Abusive Head Trauma/SBS

CWAVusa encourages you to be a voice for change in the life of underserved and abused children. Please be aware that “Abusive Head Trauma/SBS (Shaken Baby Syndrome)” has been proven to be one of the earliest forms of physical abuse and generally takes place within the first three months of a newborn’s life.

“Abusive Head Trauma/Shaken Baby Syndrome (SBS)” is the result of when a young child’s head is whiplashed back and forth while being shaken. Within just a few 3 seconds of shaking, the child will experience retinal bleeding behind the eyes and on the brain. This will result in brain damage and a short lifetime of mental and physical disabilities and insurmountable financial problems. The average age of a SBS survivor is 12 years of age…because the multitude of medicines eventually fail their bodies. If a baby is shaken, they can be injured very easily. Their neck muscles are not strong enough to control head movements. Rapid head movement can cause the brain to be bruised from impacting against the skull wall.

Approximately 20% of cases are fatal. Signs and symptoms range on a spectrum of neurological alterations from minor (irritability, lethargy, tremors, vomiting) to major (seizures, partial or total blindness, paralysis, mental retardation, coma, stupor, death.) In constant and less violent shaking, a young child can have lifelong effects such as learning disorders, behavioral changes, and attention deficits.

People usually shake children because they are constantly crying or they may have colic. Parents and childcare givers often get frustrated and angry and before you know it, they lose control. Other reasons why people shake babies are over: eating problems, toilet training, the child making noise, or their interruption of watching TV. Not knowing that baby shaking is harmful and dangerous is another factor.
 

What To Do When Your Baby Cries

Rather than shaking your baby, try these calming tips:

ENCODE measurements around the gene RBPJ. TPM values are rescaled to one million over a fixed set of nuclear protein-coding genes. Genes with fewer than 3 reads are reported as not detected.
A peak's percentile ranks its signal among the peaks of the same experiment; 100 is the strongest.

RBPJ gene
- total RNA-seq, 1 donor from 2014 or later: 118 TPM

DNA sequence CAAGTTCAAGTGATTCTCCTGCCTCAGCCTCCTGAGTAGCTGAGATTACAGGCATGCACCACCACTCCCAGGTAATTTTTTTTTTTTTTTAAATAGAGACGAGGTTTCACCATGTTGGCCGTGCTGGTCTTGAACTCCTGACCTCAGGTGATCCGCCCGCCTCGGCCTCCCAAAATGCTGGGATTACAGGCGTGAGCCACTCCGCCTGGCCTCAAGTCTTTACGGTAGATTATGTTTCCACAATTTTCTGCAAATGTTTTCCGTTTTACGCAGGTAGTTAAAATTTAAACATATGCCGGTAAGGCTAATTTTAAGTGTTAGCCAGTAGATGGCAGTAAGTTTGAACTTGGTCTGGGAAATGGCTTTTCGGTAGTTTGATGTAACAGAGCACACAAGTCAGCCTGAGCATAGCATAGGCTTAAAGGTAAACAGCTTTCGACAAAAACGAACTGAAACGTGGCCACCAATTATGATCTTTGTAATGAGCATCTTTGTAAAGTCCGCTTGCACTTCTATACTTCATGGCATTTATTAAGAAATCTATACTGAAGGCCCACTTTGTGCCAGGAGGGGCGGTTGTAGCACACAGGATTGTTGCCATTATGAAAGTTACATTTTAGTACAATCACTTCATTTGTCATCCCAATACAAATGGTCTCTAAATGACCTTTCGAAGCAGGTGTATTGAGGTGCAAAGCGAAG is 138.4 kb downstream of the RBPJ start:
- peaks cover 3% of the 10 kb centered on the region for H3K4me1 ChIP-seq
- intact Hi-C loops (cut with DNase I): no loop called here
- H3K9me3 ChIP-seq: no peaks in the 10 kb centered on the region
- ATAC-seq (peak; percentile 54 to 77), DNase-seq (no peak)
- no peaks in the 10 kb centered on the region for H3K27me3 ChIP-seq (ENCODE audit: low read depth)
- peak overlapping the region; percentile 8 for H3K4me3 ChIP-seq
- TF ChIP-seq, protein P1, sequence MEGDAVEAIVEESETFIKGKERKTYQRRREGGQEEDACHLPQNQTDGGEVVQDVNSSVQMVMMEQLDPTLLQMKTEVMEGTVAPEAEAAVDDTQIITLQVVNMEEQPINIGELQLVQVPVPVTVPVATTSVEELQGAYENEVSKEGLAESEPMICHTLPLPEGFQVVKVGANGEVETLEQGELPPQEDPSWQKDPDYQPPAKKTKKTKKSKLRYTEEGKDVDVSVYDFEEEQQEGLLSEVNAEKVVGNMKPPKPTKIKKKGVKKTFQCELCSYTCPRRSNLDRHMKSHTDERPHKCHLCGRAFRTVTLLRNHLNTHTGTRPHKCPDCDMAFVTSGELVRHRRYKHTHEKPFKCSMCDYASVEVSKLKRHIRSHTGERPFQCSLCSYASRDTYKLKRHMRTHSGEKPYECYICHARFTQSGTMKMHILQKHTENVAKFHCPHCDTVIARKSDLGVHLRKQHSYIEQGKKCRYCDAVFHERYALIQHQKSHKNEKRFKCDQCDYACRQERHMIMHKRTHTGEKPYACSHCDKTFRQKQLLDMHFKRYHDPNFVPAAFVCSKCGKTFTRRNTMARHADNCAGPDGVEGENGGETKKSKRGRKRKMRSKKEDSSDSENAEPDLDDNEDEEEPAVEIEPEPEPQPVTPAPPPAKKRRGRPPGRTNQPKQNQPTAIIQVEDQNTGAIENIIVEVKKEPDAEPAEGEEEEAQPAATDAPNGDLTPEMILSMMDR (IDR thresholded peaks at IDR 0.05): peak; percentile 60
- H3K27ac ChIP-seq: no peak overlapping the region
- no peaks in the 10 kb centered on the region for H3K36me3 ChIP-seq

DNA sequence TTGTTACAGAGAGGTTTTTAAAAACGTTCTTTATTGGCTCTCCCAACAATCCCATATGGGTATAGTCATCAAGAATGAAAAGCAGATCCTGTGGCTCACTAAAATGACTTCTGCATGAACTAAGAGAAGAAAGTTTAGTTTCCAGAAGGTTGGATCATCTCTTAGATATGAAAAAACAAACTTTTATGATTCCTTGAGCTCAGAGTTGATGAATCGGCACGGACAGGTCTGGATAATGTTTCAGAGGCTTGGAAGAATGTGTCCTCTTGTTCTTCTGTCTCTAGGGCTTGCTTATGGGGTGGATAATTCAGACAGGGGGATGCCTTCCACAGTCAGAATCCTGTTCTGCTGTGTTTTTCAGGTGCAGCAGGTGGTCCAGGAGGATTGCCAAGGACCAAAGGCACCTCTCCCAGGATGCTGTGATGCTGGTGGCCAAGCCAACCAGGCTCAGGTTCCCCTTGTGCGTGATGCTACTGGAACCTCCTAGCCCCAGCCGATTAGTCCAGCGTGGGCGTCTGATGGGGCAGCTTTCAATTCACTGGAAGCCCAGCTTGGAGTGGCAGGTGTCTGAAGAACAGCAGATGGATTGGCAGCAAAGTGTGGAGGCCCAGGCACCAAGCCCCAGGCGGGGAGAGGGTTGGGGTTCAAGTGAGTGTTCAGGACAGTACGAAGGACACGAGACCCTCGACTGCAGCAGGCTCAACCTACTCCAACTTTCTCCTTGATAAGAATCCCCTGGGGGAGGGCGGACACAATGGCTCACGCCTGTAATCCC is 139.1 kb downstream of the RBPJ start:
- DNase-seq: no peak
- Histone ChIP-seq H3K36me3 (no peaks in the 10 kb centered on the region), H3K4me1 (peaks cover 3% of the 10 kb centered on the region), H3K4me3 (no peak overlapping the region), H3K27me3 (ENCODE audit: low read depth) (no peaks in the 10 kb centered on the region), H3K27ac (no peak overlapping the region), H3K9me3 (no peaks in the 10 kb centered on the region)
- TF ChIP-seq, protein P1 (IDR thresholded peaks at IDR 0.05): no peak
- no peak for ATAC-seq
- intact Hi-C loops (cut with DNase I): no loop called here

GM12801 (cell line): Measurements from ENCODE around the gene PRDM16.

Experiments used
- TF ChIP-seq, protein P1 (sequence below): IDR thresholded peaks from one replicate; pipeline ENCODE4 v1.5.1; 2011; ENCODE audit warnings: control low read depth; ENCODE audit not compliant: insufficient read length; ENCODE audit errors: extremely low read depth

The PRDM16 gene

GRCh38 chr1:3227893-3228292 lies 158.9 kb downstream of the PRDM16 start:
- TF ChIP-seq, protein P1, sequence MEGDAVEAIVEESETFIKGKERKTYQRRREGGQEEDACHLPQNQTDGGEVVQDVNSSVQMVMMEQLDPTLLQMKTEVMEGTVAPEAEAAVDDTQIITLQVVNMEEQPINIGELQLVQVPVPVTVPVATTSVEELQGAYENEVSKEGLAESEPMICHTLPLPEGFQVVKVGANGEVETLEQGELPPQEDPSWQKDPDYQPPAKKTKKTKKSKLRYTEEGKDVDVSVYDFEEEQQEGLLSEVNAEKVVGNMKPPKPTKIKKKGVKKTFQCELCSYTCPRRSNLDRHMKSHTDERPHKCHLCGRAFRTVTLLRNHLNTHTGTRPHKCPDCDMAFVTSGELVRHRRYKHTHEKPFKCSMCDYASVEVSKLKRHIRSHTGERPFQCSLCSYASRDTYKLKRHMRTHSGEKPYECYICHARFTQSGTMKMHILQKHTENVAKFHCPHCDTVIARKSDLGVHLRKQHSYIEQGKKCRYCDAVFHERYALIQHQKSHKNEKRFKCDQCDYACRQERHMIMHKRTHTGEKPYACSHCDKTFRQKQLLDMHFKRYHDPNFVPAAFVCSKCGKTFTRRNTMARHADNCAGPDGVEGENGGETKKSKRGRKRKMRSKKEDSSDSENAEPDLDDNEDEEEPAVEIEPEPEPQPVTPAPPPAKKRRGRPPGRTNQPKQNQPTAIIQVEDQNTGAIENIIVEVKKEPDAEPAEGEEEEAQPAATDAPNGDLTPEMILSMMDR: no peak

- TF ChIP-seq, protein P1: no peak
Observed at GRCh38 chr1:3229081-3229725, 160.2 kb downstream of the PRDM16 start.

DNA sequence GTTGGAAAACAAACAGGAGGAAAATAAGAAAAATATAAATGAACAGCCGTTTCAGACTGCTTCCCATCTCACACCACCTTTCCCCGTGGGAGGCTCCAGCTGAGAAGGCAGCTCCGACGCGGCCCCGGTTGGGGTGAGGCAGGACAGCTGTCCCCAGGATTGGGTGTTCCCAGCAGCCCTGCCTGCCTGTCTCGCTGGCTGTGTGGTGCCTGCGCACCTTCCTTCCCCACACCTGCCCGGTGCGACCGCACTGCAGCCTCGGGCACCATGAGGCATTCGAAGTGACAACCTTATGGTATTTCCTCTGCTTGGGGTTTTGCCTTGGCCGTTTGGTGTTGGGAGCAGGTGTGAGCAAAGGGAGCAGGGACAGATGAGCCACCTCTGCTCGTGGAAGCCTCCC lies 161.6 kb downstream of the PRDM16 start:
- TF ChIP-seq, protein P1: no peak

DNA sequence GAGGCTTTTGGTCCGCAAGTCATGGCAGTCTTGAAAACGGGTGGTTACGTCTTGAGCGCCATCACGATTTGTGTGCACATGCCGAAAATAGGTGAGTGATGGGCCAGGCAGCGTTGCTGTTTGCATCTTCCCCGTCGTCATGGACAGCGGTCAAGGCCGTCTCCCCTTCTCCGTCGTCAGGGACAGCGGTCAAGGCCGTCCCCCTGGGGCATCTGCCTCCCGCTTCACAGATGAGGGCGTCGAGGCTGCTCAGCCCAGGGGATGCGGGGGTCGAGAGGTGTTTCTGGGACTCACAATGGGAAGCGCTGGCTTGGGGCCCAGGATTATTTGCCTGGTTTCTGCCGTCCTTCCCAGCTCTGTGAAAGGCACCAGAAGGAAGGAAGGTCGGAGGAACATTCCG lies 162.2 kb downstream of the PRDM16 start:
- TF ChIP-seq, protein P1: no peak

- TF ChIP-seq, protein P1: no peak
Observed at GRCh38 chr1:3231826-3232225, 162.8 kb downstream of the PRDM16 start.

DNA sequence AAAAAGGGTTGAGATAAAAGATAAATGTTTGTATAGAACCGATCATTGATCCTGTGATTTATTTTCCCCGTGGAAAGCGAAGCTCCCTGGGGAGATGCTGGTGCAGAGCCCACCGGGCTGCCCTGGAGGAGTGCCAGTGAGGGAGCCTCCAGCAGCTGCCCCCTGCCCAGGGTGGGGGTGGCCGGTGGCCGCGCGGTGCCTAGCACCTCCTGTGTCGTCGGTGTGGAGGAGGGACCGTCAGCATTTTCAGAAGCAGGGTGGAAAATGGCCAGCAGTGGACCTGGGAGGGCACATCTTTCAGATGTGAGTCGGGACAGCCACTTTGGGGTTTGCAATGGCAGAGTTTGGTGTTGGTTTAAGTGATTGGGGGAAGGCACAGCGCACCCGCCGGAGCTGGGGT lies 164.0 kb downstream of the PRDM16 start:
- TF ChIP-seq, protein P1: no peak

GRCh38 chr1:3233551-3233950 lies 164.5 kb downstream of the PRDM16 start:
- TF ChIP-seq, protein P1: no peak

• Feed your baby slowly and burp him/her often.
  • Give you baby a pacifier.
  • Check your baby’s diaper to see if it needs changing.
  • Hold your baby against your chest and walk or rock him/her.
  • Sing to your baby or play soft music.
  • Take your baby for a ride in a stroller or car.
  • Swaddle your baby in a blanket.

Be patient. If you don’t know how, learn. It will help your baby and . it will help you!
No matter how impatient or angry you feel, DO NOT SHAKE YOUR BABY.

If you find you’re at the end of your rope, wrap your baby snugly in a soft blanket. Put him/her in a safe, quiet, dark room, and close the door and take a break. If you can call someone you trust to take care of your baby, call them. When they arrive, go out and take a walk . a drive . do anything that will calm you down!
It’s Time To Stop Child Abuse Before It Starts!
 

Physical Signs/Symptoms:

There are various signs and symptoms of Abusive Head Trauma/SBS. The consequences of less severe cases may not be brought to the attention of medical professionals and may never be diagnosed. In most severe cases, which usually result in death or severe neurological consequences, the child usually becomes immediately unconscious and suffers rapidly escalating, life-threatening central nervous system dysfunction.
Any of these injuries can lead to severe disability or death. If you suspect a child has been shaken, seek medical attention immediately.
 

Common Symptoms of Abusive Head Trauma/SBS:
  • Lethargy / decreased muscle tone
  • Extreme irritability
  • Decreased appetite, poor feeding or vomiting for no apparent reason
  • Grab-type bruises on arms or chest are rare
  • No smiling or vocalization
  • Poor sucking or swallowing
  • Rigidity or posturing
  • Difficulty breathing
  • Seizures
  • Head or forehead appears larger than usual or soft-spot on head appears to be bulging
  • Inability to lift head
  • Inability of eyes to focus or track movement or unequal size of pupils

NOTE: These symptoms are serious, and if not the result of Abusive Head Trauma/SBS, may indicate other life-threatening conditions. In general, unexpected vomiting may be caused by a “stomach bug”, but when combined with other central nervous system related symptoms suggests a serious condition. Prompt medical care is required no matter the cause.